Netanyahu and Abbas
Netanyahu and Abbas. (photo credit:REUTERS)


Prime Minister Benjamin Netanyahu called on Palestinian Authority President Mahmoud Abbas to hold direct talks with Israel, prior to departing Tuesday morning for New York to address the 70th opening session of the UN General Assembly.

On Sunday, the Prime Minister’s Office issued a statement that said Netanyahu “again calls” on Abbas “to return immediately to the negotiating table in order to advance the diplomatic process.”

In his UN speech on Thursday, Netanyahu is also expected to address the frozen peace process, to speak out against Palestinian incitement and against the continued rioting on the Temple Mount, such as those that occurred on Sunday and Monday.

Netanyahu heads to New York as the international community has intensified its efforts to renew the peace process between Israel and the Palestinians, which fell apart in April 2014.

US President Barack Obama did not mention a renewed Israeli-Palestinian peace process when he addressed the General Assembly on Monday.

But the Quartet this Wednesday is expected to hold a meeting on the matter on the sidelines of the session.

Netanyahu will be meeting in New York with both US Secretary of State John Kerry on Friday and UN Secretary- General Ban Ki-moon on Thursday, and is expected to speak with them about the conflict with the Palestinians.

On Monday Ban told the General Assembly, “We must also guard against the dangerous drift in the Middle East Peace Process. With settlements expanding and incitement and provocations on the rise, it is essential for Israelis and Palestinians to reengage – and for the international community to pressure the parties to do so. The world can no longer wait for leaders to finally choose a path to peace.”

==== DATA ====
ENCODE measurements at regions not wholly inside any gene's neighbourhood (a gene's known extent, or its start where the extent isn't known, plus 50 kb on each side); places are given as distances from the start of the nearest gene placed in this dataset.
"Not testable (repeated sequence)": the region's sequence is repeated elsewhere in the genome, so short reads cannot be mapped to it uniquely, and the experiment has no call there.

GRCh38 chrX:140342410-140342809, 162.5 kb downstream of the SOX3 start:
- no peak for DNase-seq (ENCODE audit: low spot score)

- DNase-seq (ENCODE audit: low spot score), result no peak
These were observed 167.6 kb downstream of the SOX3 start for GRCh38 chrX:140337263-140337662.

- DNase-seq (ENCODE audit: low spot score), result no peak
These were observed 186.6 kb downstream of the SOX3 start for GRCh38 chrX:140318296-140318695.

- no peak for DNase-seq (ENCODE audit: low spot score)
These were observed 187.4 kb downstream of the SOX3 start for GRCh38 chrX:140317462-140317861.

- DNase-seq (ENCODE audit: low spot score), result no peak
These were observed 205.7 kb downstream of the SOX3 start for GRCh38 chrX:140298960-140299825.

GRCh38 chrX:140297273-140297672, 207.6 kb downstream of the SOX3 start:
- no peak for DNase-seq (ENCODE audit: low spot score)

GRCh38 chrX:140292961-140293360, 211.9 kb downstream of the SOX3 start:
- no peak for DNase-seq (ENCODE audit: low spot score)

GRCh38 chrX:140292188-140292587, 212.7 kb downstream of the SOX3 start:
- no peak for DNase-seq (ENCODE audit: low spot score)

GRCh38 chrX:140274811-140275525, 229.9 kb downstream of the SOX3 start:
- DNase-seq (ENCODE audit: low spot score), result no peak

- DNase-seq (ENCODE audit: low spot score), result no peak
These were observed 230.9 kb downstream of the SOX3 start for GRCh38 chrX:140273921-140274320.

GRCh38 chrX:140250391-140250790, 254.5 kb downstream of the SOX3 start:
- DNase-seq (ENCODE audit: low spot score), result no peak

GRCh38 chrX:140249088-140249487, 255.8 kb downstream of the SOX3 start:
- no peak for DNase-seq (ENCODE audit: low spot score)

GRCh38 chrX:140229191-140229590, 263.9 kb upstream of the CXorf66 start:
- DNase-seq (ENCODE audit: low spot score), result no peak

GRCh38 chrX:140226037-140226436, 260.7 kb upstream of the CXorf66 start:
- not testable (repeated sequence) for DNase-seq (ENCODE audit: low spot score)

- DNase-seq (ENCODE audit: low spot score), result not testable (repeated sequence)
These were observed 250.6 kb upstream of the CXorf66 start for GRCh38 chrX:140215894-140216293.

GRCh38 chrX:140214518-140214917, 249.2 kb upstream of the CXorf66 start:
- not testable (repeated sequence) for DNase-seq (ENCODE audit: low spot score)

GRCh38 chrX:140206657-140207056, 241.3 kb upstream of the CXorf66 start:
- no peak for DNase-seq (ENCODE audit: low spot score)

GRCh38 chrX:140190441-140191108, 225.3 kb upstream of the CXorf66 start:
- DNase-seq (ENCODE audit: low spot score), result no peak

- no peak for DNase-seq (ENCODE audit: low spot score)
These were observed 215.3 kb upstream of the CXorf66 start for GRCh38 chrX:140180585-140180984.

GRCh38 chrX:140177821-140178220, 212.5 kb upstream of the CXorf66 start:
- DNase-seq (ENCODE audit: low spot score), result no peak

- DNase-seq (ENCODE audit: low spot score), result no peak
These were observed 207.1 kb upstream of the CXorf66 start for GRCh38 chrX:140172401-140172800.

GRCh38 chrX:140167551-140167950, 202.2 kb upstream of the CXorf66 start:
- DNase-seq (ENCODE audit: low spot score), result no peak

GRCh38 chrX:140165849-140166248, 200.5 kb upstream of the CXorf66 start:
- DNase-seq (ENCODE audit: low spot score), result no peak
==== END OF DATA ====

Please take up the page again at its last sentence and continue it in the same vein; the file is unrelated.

Abbas, who has pushed to resolve the conflict through the international community rather than by holding direct talks with Israel, will address the UN General Assembly on Wednesday.

After Abbas’s address, the Palestinians are expected to hold a flag-raising ceremony. Earlier this month the General Assembly voted to allow nonmember states such as Palestine to fly their flags at the UN.

In an interview with AP over the weekend, Egyptian President Abdul Fattah al-Sisi also called for a renewed Israeli-Palestinian peace process.

He added that other Arab countries should make peace with Israel, just as Egypt has done.

The Prime Minister’s Office said in response, “The government of Israel welcomes Egyptian President Abdul Fattah al-Sisi’s call to expand the peace with Israel to include additional Arab countries.”

On Thursday, at the UN, Netanyahu is also expected to speak against the deal between Tehran and the six world powers to curb Iran’s nuclear program.

Netanyahu has argued that the deal will leave Iran with the capacity to develop nuclear weapons and emboldens it to increase its military capacity in support of global terrorism.

The General Assembly speech will be Netanyahu’s first address to the international community since the Iran deal was reached in July.

He is expected to speak of Israel’s feelings about the deal and its expectations from the international community.

“It will be a powerful speech,” an Israeli official said.

While in New York, Netanyahu will also hold meetings with Jewish community leaders.

As reported by The Jerusalem Post